Optical Lock Down

This article was originally published in May of 2011 at 10GbE.net.

Today for the umpteenth time I had to explain to someone that if you go optical to connect your server to your switch with 10GbE it could easily cost you twice as much.  There is a secret at the end of this entry that MIGHT allow you to save some big time cash if you have enough muscle, but you have to read to the end of this entry.

For cable runs of seven meters or less you should always use Direct Attach (DA  otherwise known as Twinax) cable if possible as it could easily save enough to basically connect the second server for free! Here are some actual numbers from earlier today.
First, some basic end user costs assuming a five-meter run, note these are rounded a little bit to keep the math simple:
10GbE Network adapters, roughly $400/port
10GbE Switches, roughly $500/port
10GbE SR SFP+ Optics from switch vendor $800/port
10GbE SR SFP+ Optics from NIC vendor $200/port
10GbE SR Optical 5M cable $80/ea
10GbE Direct Attach 5M cable roughly $140/ea
Now let’s build a solution between the server and the switch using optics:
10GbE Network adapter $400
10GbE SR Optic from NIC vendor $200
10GbE SR Optical 5M cable $80
10GbE SR Optic from  Switch vendor $800
10GbE Switch port $500
Total $1,980 to connect a single server
Direct Attach (Twinax) Option:
10GbE Network adapter $400
10GbE Direct Attach 5M cable roughly $140/ea
10GbE Switch port $500
Total $1,040 to connect a single server
Let’s look more closely at the market dynamics going on here.  First, only a handful of companies make 80% of the 10GbE Short Range (SR) optics that everyone uses today.  These companies are typical: JDSU, Finisar, Agilent, etc…  None of the switch companies or NIC companies make their own optics, we all source them from several of the above companies, and a few others, all of whom rebrand them for us and burn our company name and part number into what is essentially flash memory within the optic.
Here’s where it gets interesting.  Myricom, the company I work for, sells it’s SR SFP+ optics online via CDW’s website for $185.  Here are some of the more expensive SR SFP+ optics listed on CDW’s site:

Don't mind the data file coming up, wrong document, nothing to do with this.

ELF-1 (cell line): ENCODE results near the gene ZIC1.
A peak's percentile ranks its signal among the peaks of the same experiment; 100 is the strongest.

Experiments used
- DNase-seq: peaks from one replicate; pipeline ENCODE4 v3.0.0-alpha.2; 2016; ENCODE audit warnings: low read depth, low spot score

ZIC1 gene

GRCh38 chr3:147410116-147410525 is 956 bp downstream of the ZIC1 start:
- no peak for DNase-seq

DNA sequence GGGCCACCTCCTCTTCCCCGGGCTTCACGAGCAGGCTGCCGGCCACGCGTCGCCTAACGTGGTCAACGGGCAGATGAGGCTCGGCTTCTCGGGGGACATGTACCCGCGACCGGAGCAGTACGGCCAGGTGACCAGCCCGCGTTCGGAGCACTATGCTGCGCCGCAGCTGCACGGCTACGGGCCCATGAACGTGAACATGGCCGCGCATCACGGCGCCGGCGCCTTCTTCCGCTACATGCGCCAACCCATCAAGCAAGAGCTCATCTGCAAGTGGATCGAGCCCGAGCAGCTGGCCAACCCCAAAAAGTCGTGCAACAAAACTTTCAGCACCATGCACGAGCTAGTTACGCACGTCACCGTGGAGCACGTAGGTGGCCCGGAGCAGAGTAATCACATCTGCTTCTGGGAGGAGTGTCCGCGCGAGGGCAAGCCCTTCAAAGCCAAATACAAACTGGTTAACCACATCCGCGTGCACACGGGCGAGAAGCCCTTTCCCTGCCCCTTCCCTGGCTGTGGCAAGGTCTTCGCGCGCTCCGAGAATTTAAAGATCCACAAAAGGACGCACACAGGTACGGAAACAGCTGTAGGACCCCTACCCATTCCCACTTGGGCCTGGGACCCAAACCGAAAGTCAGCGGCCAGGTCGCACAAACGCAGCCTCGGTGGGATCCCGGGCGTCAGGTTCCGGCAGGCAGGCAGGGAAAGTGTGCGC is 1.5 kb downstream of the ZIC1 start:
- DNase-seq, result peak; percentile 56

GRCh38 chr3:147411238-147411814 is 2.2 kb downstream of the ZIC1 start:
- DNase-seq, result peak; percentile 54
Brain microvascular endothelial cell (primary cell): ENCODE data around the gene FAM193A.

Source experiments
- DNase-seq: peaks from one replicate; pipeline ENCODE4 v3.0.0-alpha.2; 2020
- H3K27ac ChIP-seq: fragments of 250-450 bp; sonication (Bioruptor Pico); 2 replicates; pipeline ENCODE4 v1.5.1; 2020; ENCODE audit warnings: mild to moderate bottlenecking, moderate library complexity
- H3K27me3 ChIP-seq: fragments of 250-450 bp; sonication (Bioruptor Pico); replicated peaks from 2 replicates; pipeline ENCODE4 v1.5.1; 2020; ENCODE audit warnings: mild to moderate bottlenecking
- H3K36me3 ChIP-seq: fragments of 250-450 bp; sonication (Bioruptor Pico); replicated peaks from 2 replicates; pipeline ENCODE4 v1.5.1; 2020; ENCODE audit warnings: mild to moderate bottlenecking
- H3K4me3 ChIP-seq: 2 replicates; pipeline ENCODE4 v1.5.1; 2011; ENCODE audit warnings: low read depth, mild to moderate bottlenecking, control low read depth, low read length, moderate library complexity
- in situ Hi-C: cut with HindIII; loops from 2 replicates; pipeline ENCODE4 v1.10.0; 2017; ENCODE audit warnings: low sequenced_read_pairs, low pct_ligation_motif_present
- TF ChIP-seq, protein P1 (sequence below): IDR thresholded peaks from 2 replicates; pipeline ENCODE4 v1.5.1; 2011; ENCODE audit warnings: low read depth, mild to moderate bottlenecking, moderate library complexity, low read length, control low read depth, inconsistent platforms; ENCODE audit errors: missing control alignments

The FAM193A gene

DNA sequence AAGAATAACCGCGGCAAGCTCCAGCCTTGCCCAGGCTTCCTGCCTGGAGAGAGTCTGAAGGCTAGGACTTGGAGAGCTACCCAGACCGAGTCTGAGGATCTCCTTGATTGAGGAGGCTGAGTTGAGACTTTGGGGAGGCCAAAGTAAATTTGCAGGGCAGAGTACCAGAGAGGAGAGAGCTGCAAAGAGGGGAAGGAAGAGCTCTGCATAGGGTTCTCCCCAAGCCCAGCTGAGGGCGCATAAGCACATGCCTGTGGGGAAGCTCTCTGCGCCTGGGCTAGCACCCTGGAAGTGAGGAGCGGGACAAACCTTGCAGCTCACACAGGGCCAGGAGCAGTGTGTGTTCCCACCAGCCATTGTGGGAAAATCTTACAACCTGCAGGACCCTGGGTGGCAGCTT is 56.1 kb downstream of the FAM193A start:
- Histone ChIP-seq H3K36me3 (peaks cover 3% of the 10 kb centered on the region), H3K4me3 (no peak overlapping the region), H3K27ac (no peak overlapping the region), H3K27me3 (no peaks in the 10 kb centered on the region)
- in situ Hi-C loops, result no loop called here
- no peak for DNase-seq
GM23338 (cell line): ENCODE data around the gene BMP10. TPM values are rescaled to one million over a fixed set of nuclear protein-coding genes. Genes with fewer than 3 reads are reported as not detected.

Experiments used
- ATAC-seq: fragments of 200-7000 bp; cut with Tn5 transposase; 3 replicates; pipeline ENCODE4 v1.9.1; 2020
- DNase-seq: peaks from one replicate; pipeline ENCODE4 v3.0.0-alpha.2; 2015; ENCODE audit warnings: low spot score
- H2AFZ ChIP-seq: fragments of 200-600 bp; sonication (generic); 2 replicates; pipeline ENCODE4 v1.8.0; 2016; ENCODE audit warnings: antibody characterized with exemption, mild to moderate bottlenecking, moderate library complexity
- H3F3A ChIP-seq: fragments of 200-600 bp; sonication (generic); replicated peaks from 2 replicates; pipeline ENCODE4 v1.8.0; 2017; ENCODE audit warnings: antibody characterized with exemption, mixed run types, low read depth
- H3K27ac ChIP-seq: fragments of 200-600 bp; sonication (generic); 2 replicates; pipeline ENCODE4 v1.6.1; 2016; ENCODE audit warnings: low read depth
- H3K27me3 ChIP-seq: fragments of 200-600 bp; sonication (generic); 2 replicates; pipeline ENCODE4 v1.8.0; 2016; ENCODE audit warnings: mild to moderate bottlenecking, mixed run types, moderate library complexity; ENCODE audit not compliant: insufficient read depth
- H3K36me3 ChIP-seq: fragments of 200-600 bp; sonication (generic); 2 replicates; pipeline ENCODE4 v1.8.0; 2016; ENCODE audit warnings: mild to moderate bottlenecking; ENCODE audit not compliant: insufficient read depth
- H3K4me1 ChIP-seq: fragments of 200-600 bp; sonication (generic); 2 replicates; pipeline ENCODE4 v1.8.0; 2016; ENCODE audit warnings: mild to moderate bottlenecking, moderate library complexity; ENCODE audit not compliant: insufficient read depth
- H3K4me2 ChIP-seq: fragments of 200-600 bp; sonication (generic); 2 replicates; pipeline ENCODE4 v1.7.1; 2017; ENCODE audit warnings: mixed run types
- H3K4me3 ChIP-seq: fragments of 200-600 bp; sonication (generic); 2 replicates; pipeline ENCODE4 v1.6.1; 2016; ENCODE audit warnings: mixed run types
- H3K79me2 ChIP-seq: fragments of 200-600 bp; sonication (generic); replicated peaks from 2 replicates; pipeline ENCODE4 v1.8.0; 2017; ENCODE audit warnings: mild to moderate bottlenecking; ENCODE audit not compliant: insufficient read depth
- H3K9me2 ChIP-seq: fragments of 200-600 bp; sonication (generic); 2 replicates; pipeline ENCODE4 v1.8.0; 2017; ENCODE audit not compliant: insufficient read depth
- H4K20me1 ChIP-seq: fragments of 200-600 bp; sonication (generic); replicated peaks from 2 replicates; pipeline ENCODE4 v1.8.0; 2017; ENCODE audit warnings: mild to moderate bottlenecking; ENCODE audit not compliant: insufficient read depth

HP Procurve: $1,498
Avaya: $1,350
Enterasys: $1,210
Cisco: $1,100
Juniper: $1,082
Brocade: $1,022
QLogic: $930
IBM: $920
Now remember under the covers we’re all sourcing these optics from the same competitive pool, so why the price spread?
First, remember that we each buy our optics with our manufacturer name and part numbers already burned into them by the optics makers mentioned above.  Now here’s where it gets interesting the switch makers during switch initialization query the optic and if it does not return a valid company name and part number then it locks the optic out and reports the port as offline.  
A Cisco switch requires a Cisco optic.  If you were to use a Myricom optic it would see that the optic was made by “Myricom” with a part number “10G-SFP-SR” and it would lock that port out because it has an incompatible optic.  Never mind that a valid Cisco optic and the “failed” Myricom optics may very well have been made by JDSU on the same assembly line, perhaps even on the same day. 
Network adapter vendors, like Myricom, are optic agnostic. You can shove in an Arista, Cisco, HP, or Gnodal, we won’t care.  We provide optics to offer a complete solution for our customers.  Finally, we are not “in the optic business” so we pick them up, mark them up fairly, then offer them for sale.  I can assure you we’re not buying them at the same discount that a Cisco or Juniper might be getting, yet our price is clearly so much more reasonable.  
Now here’s the secret I promised.  Most switch vendors have a patch for the switch operating system so that it will ignore the optic check and allow you to use anybody’s optics.  If you have the buying power and the cojones, then insist that they provide the patch as a condition of buying their switch.  It will save you big time.  You can then take those savings, and buy a few more Myricom 10GbE adapters.

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